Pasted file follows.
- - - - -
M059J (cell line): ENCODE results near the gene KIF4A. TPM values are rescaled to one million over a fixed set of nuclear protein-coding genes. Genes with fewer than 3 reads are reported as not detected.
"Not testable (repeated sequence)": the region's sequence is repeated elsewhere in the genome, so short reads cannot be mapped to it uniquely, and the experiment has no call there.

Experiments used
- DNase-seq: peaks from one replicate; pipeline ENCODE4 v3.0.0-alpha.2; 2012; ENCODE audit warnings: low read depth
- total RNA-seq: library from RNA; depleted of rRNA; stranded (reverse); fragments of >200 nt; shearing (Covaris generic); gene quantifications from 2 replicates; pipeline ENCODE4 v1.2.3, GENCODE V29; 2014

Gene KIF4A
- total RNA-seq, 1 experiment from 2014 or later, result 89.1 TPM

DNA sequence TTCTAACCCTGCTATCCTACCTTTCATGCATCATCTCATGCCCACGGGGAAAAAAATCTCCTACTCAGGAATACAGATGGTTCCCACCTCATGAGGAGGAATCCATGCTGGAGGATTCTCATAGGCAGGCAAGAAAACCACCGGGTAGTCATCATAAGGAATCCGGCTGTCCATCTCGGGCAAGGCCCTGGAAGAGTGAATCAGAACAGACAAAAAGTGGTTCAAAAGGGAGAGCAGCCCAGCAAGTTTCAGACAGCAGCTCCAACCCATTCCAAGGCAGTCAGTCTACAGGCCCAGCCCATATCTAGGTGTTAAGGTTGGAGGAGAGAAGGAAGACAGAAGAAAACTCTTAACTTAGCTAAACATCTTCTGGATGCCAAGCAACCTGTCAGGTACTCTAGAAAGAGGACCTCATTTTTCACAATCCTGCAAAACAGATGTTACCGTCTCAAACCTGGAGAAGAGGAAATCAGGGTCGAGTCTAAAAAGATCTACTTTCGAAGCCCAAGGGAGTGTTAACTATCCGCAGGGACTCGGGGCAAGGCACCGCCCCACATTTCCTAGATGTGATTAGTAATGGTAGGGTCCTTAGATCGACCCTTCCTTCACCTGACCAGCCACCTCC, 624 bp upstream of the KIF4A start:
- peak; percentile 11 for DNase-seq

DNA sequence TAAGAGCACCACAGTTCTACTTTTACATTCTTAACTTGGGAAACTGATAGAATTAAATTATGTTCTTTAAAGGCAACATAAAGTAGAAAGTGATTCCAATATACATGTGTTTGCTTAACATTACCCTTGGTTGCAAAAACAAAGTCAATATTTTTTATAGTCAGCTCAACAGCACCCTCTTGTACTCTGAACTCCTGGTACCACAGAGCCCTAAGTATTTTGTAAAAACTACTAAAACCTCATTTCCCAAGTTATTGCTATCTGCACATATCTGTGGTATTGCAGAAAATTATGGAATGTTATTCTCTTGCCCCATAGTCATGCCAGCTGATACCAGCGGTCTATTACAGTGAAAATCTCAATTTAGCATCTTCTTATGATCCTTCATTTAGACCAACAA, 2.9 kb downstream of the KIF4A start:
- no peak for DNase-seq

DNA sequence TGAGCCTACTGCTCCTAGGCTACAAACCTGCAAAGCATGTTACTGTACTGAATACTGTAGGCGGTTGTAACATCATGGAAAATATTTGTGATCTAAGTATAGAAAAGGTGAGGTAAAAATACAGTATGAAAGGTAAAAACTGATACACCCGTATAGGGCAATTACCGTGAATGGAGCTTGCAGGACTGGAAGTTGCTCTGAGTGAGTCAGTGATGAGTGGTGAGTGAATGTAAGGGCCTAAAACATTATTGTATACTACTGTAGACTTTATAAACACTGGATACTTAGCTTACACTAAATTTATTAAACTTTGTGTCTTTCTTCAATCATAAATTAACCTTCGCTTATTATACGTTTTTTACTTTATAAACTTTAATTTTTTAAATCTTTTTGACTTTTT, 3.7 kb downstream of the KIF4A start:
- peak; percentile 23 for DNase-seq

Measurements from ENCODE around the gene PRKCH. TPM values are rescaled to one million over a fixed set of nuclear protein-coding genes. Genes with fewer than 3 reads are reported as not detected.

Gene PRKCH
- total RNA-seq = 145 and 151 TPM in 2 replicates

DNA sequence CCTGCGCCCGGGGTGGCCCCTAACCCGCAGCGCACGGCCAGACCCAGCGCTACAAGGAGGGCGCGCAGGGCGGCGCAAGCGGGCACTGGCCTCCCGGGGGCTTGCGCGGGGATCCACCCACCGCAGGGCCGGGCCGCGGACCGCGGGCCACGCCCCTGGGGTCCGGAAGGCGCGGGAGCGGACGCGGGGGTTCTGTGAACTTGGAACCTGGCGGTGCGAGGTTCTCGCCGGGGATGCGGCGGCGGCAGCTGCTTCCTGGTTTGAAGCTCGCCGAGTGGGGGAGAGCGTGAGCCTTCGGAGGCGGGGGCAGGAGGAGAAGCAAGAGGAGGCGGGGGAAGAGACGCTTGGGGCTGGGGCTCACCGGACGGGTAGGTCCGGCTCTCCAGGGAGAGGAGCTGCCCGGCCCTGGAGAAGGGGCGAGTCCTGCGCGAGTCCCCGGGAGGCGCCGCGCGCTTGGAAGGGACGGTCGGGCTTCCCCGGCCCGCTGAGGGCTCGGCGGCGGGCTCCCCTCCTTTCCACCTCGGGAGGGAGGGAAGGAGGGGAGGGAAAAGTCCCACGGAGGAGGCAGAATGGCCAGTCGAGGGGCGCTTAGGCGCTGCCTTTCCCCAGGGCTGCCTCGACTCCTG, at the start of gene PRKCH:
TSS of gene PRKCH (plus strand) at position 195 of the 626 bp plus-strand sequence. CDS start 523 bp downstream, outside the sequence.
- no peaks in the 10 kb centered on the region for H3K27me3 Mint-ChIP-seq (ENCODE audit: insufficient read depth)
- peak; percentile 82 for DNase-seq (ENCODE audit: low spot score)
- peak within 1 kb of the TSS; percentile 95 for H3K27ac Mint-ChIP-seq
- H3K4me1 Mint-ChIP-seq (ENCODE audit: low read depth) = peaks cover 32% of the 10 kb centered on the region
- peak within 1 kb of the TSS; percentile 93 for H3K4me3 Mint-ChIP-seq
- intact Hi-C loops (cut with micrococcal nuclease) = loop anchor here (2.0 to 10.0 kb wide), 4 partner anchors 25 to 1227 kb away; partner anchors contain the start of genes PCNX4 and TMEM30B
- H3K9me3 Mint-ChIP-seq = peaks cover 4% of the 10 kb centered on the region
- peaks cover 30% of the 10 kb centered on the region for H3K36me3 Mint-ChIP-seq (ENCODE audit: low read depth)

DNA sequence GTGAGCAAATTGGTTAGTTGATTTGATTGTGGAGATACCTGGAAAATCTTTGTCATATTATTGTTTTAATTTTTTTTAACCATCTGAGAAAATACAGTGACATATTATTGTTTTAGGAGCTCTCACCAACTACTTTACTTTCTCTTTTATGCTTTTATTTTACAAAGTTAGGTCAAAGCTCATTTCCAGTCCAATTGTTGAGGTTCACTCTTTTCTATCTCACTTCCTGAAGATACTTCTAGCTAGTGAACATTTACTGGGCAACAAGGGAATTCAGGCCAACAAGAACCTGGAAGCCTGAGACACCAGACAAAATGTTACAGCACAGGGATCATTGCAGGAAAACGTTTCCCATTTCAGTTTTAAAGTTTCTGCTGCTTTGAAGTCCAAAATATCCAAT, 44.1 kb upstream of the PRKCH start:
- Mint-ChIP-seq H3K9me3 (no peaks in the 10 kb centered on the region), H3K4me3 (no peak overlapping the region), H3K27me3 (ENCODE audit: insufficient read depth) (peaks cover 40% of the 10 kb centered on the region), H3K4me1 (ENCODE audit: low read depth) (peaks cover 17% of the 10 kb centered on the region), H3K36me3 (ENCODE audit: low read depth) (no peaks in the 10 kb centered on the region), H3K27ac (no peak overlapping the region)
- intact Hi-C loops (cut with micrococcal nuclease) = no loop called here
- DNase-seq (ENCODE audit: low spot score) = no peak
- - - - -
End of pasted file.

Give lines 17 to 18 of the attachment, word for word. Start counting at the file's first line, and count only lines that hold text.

DNA sequence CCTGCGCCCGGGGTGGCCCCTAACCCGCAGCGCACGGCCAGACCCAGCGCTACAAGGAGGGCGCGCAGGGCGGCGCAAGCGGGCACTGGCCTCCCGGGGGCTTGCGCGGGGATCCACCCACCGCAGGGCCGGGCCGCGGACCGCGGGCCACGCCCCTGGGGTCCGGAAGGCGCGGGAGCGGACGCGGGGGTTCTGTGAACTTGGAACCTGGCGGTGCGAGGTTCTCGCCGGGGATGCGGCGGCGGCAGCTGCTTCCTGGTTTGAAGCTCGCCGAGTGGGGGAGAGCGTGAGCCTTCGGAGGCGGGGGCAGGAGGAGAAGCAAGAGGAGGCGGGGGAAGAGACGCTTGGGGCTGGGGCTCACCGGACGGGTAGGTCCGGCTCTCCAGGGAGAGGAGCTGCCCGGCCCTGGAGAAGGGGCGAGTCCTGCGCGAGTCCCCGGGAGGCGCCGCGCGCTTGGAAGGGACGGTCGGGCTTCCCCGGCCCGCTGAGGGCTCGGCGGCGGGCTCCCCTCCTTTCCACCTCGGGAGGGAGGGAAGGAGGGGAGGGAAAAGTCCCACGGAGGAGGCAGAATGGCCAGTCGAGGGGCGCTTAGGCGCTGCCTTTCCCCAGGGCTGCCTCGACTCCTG, at the start of gene PRKCH:
TSS of gene PRKCH (plus strand) at position 195 of the 626 bp plus-strand sequence. CDS start 523 bp downstream, outside the sequence.